Timber

Timber was essential from the first days of the colony. 14 carpenters sailed in the First Fleet, to build the houses and barracks the colonists would need, and to repair the wooden ships on which the community relied. As soon as they landed therefore, they began looking for timber.

Pyrmont was an early target, but Aboriginal land management favoured more grass than trees, so timber-getters had to range farther afield. Another difficulty was that much of the available timber was heavier than the carpenters were accustomed to, and harder to work. However, when timber was found and felled up and down the coast, timber yards opened on Pyrmont’s northern and western shores, processing logs brought by water. Prominent among these yards were Goodlet & Smith on Elizabeth Macarthur Bay (from the 1860s) and Saxton & Binns on Pyrmont Bridge Road from the 1880s.

It would be difficult to overstate the importance of timber in the early colony, so some timber mills were very substantial enterprises. Goodlet & Smith, for example, opened a saw mill, wharf and moulding works at Murray Street in about 1872. In 1885 the mill moved to water frontage on Elizabeth Macarthur Bay. The main building had five storeys, housing an immense engine (double-cylinder horizontal, with cylinders 20 inches in diameter) driving belts that powered several processes throughout the building. Three other pairs of engines drove a paring-down machine, a horizontal borer, and the hydraulic accumulators and engineer’s machinery. Behind the building a 5-ton traveller ran into the building, worked by a flying rope. This industrial complex was built even before there was a made street. This complex operated until 1927.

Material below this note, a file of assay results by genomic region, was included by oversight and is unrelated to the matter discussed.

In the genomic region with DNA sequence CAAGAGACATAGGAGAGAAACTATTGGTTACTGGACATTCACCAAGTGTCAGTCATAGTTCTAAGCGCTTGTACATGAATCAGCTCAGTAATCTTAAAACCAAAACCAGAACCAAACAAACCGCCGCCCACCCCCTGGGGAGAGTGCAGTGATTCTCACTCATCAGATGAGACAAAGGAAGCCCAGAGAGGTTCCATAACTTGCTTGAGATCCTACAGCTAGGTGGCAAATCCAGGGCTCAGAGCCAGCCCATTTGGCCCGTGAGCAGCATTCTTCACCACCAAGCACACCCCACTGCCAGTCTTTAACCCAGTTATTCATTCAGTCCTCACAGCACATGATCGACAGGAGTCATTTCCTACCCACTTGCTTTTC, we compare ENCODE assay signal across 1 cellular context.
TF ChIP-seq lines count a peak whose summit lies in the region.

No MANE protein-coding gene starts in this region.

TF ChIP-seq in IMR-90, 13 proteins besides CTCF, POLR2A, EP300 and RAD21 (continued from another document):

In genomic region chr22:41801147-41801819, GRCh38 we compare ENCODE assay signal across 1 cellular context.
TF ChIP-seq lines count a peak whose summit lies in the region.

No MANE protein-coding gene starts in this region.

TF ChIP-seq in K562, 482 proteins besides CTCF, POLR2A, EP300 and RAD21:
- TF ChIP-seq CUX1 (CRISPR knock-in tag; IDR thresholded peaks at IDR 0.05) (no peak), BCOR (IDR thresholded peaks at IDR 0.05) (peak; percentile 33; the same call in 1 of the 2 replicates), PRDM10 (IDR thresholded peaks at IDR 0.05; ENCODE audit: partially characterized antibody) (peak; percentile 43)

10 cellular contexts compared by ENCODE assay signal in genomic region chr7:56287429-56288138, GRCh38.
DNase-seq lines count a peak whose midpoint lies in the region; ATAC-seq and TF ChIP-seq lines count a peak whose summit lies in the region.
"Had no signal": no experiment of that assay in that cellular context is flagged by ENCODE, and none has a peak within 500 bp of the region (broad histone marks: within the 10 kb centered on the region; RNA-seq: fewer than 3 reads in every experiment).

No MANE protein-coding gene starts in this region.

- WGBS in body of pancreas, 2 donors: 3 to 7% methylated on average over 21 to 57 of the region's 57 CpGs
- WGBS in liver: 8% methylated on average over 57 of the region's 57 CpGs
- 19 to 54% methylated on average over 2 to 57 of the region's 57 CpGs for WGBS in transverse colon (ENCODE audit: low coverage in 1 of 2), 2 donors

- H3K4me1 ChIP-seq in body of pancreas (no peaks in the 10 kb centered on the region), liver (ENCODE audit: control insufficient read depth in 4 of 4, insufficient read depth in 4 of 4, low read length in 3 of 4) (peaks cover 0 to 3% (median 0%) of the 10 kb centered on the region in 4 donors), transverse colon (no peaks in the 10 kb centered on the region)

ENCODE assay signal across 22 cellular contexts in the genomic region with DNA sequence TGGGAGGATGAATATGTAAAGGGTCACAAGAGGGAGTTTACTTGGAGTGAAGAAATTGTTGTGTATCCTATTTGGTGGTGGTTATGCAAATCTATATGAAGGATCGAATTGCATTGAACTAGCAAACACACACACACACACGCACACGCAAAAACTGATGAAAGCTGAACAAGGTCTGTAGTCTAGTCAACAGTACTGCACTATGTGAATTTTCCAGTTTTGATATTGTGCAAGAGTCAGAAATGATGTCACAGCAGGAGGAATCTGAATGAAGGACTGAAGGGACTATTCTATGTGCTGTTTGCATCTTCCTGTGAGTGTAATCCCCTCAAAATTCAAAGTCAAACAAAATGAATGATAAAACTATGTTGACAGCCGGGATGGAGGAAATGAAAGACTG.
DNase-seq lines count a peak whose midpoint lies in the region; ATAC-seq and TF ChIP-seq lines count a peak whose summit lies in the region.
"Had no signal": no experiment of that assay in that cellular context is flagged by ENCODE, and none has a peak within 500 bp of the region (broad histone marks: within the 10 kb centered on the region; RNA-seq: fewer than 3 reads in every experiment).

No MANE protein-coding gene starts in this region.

No fewer than 17 other timber yards or sawmills are recorded in the peninsula between the 1850s and the 1940s, most on waterfront sites. When the Colonial Sugar Refinery occupied the northern shore from the 1870s, timber yards and sawmills mainly moved to the western shore, on Blackwattle Bay. In the 1880s the Blackwattle Bay waterfront hosted Robert Mays’s timber wharf and storage ground, next to another owned by P. Davies (with an engine and circular saws which cut paving blocks), then a shipbuilding works and (the oldest on this frontage) the timber yard belonging to Francis Guy.

By the 1920s these enterprises began to move out of Sydney altogether.

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